Funds for summer youth program up for 2013
Federal funding for at least one summer youth work program has been increased this year by almost $90,000.
The Lawrence County Department of Job and Family Services is slated to get $344,859 for the Targeted Assistance for Needy Families program that will allow youth from the age of 14 to 24 years to get work experience. That compares with the $255,857 the program received in 2012.
This year the program, which has been sporadic for the county in the past, will be administered by the department rather than contracting it out to the Ironton-Lawrence County Community Action Organization.
“They have done it a couple of other times,” Gene Myers, director of the DJFS, said. “The CAO did it last year, but this year since it looks like it is to be established on an ongoing basis, this time we will operate the program within the agency.”
The TANF program funds employers to hire youth whose families are 200 percent below the poverty level. The program funds reimburse the employers who hire the youth.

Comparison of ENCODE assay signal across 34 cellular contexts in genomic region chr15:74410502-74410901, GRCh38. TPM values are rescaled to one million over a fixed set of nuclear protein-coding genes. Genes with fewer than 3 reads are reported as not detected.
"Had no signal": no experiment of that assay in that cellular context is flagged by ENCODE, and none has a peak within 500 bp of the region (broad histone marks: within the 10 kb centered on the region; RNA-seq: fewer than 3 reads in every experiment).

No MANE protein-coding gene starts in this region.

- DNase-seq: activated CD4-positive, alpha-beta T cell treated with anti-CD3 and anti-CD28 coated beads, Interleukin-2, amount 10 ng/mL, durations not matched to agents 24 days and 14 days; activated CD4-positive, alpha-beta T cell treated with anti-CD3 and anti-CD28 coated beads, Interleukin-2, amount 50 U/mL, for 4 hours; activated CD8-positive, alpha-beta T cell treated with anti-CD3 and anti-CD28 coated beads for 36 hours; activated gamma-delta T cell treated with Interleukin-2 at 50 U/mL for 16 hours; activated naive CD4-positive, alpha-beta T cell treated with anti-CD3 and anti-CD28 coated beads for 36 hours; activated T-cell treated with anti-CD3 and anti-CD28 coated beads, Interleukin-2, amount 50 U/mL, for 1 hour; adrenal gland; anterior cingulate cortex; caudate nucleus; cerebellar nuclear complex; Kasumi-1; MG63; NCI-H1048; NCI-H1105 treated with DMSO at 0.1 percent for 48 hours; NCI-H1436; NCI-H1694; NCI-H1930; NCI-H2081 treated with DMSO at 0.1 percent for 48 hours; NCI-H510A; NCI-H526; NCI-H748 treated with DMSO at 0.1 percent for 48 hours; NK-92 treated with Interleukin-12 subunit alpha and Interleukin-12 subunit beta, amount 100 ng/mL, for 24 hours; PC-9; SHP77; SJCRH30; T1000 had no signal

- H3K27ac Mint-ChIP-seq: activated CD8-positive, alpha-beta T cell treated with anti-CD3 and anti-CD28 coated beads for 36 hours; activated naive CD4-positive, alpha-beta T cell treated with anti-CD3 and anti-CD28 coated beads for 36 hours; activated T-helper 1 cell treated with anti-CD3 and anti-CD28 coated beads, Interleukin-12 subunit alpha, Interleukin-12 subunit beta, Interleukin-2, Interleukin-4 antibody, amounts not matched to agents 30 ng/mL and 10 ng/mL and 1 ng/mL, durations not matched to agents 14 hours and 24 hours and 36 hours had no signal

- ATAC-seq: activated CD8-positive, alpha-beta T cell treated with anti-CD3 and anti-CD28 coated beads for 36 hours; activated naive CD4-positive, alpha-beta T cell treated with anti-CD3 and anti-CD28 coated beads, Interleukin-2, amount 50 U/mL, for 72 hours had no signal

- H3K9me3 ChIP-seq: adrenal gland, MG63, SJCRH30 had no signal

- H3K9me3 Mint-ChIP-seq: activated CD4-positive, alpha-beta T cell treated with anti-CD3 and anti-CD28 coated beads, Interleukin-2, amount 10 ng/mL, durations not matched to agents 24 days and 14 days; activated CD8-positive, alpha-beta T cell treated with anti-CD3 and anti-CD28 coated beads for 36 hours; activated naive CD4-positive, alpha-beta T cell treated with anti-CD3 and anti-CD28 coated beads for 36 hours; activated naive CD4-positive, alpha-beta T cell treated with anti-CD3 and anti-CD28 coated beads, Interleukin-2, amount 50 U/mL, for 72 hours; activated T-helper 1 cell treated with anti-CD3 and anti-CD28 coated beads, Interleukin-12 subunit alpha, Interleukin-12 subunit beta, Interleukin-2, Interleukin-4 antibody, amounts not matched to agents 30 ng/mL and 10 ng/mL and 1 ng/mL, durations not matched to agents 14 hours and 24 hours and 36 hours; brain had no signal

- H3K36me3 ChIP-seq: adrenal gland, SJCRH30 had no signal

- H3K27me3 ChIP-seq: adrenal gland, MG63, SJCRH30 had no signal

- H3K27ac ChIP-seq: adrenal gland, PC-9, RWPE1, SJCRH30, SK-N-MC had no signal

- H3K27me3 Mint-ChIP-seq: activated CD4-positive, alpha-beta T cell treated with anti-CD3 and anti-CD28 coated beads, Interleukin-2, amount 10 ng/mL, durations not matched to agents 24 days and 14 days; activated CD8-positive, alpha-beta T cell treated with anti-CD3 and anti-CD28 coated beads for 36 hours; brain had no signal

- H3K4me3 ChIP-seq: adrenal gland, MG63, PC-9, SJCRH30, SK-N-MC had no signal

“It is a good thing for young people to establish a work history,” Myers said. “We are going to contact employers or they can contact us. We try to match the youth with the type of employment out there.”
When Myers initially went to the Lawrence County Commissioners for them to approve the DJFS to run the program, CAO director D.R. Gossett lobbied for his agency to continue as administrator.
“I felt there was a certain amount of efficiency,” Gossett said. “That is what we do, connect adults with employers. We have our own summer youth program and essentially you end up running two parallel programs, which I thought was inefficient. I didn’t think it was a natural fit. But that is their discretion. I thought it was better to do it the way we have done it in the past.”
Since the CAO was already managing other work programs, the agency did not pay a specific in-house salary for the TANF.
“We didn’t take very much administratively,” Gossett said. “We might have taken some for the case manager, but it was very small.
However, Myers said the families of the young people eligible for the program are already the department’s clients
“We work with these families all the time,” he said. “With a little bit more time and effort we have to make that connection with that employers but they are families we work with all the time. They are familiar with us and we are familiar with them.”